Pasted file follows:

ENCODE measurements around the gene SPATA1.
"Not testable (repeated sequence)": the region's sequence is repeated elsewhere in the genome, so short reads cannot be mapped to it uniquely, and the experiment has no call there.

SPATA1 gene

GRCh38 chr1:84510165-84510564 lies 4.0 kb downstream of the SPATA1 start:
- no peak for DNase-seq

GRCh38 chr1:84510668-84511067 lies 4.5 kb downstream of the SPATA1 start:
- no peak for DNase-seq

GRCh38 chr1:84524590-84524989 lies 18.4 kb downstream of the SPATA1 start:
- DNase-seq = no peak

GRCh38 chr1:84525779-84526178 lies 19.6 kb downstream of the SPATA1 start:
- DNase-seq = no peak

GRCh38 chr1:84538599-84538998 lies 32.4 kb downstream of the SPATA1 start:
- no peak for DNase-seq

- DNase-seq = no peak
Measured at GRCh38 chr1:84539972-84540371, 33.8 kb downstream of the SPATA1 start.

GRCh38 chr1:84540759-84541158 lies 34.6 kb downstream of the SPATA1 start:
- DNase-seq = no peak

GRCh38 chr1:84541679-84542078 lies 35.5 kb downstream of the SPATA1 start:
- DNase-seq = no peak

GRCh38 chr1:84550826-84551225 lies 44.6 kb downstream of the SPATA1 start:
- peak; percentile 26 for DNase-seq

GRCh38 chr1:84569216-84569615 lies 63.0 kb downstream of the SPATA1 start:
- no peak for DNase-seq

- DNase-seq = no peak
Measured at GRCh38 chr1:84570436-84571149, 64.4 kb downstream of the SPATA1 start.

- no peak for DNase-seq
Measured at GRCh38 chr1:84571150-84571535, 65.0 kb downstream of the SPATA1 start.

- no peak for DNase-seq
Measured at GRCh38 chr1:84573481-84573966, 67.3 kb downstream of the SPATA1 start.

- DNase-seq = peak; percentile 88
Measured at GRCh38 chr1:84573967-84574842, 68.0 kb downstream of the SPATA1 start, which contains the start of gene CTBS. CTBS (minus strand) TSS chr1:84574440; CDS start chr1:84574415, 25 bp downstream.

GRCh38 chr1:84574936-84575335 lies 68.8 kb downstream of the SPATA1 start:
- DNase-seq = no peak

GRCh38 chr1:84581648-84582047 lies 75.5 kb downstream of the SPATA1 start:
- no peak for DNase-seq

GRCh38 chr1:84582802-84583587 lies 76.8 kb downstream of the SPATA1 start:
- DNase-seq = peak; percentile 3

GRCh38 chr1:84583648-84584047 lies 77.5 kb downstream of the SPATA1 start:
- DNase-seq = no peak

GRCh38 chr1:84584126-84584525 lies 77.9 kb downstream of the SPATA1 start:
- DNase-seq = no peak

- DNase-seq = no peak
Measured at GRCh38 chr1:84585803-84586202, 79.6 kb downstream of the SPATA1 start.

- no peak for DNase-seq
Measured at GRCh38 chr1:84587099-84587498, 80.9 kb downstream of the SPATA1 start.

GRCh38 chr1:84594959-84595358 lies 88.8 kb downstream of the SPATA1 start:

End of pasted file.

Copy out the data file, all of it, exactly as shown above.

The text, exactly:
ENCODE measurements around the gene SPATA1.
"Not testable (repeated sequence)": the region's sequence is repeated elsewhere in the genome, so short reads cannot be mapped to it uniquely, and the experiment has no call there.

SPATA1 gene

GRCh38 chr1:84510165-84510564 lies 4.0 kb downstream of the SPATA1 start:
- no peak for DNase-seq

GRCh38 chr1:84510668-84511067 lies 4.5 kb downstream of the SPATA1 start:
- no peak for DNase-seq

GRCh38 chr1:84524590-84524989 lies 18.4 kb downstream of the SPATA1 start:
- DNase-seq = no peak

GRCh38 chr1:84525779-84526178 lies 19.6 kb downstream of the SPATA1 start:
- DNase-seq = no peak

GRCh38 chr1:84538599-84538998 lies 32.4 kb downstream of the SPATA1 start:
- no peak for DNase-seq

- DNase-seq = no peak
Measured at GRCh38 chr1:84539972-84540371, 33.8 kb downstream of the SPATA1 start.

GRCh38 chr1:84540759-84541158 lies 34.6 kb downstream of the SPATA1 start:
- DNase-seq = no peak

GRCh38 chr1:84541679-84542078 lies 35.5 kb downstream of the SPATA1 start:
- DNase-seq = no peak

GRCh38 chr1:84550826-84551225 lies 44.6 kb downstream of the SPATA1 start:
- peak; percentile 26 for DNase-seq

GRCh38 chr1:84569216-84569615 lies 63.0 kb downstream of the SPATA1 start:
- no peak for DNase-seq

- DNase-seq = no peak
Measured at GRCh38 chr1:84570436-84571149, 64.4 kb downstream of the SPATA1 start.

- no peak for DNase-seq
Measured at GRCh38 chr1:84571150-84571535, 65.0 kb downstream of the SPATA1 start.

- no peak for DNase-seq
Measured at GRCh38 chr1:84573481-84573966, 67.3 kb downstream of the SPATA1 start.

- DNase-seq = peak; percentile 88
Measured at GRCh38 chr1:84573967-84574842, 68.0 kb downstream of the SPATA1 start, which contains the start of gene CTBS. CTBS (minus strand) TSS chr1:84574440; CDS start chr1:84574415, 25 bp downstream.

GRCh38 chr1:84574936-84575335 lies 68.8 kb downstream of the SPATA1 start:
- DNase-seq = no peak

GRCh38 chr1:84581648-84582047 lies 75.5 kb downstream of the SPATA1 start:
- no peak for DNase-seq

GRCh38 chr1:84582802-84583587 lies 76.8 kb downstream of the SPATA1 start:
- DNase-seq = peak; percentile 3

GRCh38 chr1:84583648-84584047 lies 77.5 kb downstream of the SPATA1 start:
- DNase-seq = no peak

GRCh38 chr1:84584126-84584525 lies 77.9 kb downstream of the SPATA1 start:
- DNase-seq = no peak

- DNase-seq = no peak
Measured at GRCh38 chr1:84585803-84586202, 79.6 kb downstream of the SPATA1 start.

- no peak for DNase-seq
Measured at GRCh38 chr1:84587099-84587498, 80.9 kb downstream of the SPATA1 start.

GRCh38 chr1:84594959-84595358 lies 88.8 kb downstream of the SPATA1 start: